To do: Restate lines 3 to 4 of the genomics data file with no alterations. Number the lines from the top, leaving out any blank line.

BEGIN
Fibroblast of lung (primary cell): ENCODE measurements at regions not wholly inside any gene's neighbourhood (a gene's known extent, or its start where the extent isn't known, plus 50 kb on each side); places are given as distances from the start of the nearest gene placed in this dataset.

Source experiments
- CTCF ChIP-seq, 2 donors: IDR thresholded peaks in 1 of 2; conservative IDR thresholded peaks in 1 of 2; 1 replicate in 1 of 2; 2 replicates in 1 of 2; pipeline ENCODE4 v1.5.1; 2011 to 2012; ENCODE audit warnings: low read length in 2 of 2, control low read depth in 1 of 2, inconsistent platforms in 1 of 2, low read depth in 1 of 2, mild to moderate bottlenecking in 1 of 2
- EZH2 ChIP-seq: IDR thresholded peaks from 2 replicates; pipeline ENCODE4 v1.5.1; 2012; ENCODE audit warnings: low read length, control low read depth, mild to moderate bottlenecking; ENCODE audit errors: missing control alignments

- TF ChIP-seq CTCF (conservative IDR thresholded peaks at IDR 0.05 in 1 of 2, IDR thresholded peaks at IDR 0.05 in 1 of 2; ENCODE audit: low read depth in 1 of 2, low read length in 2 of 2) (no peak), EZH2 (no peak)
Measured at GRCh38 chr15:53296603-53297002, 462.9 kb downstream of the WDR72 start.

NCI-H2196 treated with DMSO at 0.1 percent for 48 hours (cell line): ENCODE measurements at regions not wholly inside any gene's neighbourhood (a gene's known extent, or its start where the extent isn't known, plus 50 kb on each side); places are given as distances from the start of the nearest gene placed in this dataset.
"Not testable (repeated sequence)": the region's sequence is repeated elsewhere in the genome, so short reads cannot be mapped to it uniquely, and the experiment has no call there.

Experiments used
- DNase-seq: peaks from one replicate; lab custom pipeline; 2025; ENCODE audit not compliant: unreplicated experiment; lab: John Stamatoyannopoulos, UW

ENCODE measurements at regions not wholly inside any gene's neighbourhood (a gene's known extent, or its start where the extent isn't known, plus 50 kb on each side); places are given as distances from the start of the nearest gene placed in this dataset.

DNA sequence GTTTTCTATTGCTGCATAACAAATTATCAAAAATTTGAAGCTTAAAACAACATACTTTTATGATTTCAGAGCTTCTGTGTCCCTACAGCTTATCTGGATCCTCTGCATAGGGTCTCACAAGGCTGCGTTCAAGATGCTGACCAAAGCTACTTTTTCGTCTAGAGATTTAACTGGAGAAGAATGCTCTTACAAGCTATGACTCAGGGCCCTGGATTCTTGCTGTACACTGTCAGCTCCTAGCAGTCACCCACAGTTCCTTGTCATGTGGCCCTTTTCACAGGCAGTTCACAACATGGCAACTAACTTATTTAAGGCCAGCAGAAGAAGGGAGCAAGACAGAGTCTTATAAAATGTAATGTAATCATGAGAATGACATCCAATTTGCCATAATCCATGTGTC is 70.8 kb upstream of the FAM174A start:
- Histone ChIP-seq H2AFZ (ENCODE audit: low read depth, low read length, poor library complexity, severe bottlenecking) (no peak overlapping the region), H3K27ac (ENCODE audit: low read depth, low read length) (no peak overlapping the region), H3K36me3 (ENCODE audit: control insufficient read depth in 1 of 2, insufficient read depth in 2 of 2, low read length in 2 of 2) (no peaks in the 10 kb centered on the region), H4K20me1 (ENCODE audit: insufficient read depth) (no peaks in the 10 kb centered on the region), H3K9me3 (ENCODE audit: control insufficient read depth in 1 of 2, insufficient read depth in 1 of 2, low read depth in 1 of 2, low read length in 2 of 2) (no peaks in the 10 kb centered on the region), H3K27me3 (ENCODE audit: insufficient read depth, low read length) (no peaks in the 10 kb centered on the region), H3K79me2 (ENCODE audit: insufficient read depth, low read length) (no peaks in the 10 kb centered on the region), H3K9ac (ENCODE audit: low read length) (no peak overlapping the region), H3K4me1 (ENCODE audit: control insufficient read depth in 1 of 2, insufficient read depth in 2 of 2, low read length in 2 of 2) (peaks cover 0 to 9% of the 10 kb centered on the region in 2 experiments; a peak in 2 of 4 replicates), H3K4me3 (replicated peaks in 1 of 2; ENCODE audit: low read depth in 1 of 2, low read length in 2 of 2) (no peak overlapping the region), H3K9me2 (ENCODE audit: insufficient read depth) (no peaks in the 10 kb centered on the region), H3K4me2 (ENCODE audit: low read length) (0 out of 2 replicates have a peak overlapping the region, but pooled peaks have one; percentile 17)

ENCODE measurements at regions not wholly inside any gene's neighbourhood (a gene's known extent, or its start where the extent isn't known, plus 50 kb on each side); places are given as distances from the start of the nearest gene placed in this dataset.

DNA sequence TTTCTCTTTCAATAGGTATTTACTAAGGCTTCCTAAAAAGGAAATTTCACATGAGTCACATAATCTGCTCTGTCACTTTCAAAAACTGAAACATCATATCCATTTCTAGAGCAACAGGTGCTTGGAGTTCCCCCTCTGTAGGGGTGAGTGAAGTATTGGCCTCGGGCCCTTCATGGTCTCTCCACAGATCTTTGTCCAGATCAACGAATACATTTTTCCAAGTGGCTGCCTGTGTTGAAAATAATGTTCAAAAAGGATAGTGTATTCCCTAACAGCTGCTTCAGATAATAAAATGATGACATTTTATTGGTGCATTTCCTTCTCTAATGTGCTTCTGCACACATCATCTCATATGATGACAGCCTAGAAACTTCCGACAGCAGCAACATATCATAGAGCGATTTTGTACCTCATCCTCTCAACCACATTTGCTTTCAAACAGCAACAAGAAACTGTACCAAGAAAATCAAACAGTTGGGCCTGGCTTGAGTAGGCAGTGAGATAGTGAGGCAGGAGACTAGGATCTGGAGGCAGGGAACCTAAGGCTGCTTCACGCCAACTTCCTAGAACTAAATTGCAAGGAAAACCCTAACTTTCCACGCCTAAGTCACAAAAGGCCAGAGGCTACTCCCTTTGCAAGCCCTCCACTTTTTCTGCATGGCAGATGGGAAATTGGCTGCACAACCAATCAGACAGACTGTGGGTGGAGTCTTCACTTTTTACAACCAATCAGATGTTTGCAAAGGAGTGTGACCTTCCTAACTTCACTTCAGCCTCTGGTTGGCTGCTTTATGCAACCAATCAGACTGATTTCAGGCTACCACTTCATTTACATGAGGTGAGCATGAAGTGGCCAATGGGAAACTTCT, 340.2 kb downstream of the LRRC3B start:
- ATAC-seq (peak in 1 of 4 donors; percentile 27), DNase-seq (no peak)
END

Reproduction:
- CTCF ChIP-seq, 2 donors: IDR thresholded peaks in 1 of 2; conservative IDR thresholded peaks in 1 of 2; 1 replicate in 1 of 2; 2 replicates in 1 of 2; pipeline ENCODE4 v1.5.1; 2011 to 2012; ENCODE audit warnings: low read length in 2 of 2, control low read depth in 1 of 2, inconsistent platforms in 1 of 2, low read depth in 1 of 2, mild to moderate bottlenecking in 1 of 2
- EZH2 ChIP-seq: IDR thresholded peaks from 2 replicates; pipeline ENCODE4 v1.5.1; 2012; ENCODE audit warnings: low read length, control low read depth, mild to moderate bottlenecking; ENCODE audit errors: missing control alignments